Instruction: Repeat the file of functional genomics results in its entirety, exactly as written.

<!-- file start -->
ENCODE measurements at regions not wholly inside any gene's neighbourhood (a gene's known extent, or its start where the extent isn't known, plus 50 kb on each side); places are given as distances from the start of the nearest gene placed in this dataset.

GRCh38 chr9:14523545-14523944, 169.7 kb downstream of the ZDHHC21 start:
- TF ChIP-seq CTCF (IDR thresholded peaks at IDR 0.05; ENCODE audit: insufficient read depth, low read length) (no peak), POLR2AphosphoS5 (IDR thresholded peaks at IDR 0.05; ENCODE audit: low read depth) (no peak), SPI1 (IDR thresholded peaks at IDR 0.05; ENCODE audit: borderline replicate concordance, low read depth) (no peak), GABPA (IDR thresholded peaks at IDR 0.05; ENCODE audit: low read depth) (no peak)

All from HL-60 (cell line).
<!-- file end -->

ENCODE measurements at regions not wholly inside any gene's neighbourhood (a gene's known extent, or its start where the extent isn't known, plus 50 kb on each side); places are given as distances from the start of the nearest gene placed in this dataset.

GRCh38 chr9:14523545-14523944, 169.7 kb downstream of the ZDHHC21 start:
- TF ChIP-seq CTCF (IDR thresholded peaks at IDR 0.05; ENCODE audit: insufficient read depth, low read length) (no peak), POLR2AphosphoS5 (IDR thresholded peaks at IDR 0.05; ENCODE audit: low read depth) (no peak), SPI1 (IDR thresholded peaks at IDR 0.05; ENCODE audit: borderline replicate concordance, low read depth) (no peak), GABPA (IDR thresholded peaks at IDR 0.05; ENCODE audit: low read depth) (no peak)

All from HL-60 (cell line).